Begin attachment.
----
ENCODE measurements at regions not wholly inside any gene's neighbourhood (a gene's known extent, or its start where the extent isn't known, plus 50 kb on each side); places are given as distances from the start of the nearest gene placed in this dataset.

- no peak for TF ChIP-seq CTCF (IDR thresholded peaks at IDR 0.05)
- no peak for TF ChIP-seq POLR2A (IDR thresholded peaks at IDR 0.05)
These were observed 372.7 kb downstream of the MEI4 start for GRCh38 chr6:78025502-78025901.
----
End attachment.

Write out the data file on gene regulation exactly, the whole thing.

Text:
ENCODE measurements at regions not wholly inside any gene's neighbourhood (a gene's known extent, or its start where the extent isn't known, plus 50 kb on each side); places are given as distances from the start of the nearest gene placed in this dataset.

- no peak for TF ChIP-seq CTCF (IDR thresholded peaks at IDR 0.05)
- no peak for TF ChIP-seq POLR2A (IDR thresholded peaks at IDR 0.05)
These were observed 372.7 kb downstream of the MEI4 start for GRCh38 chr6:78025502-78025901.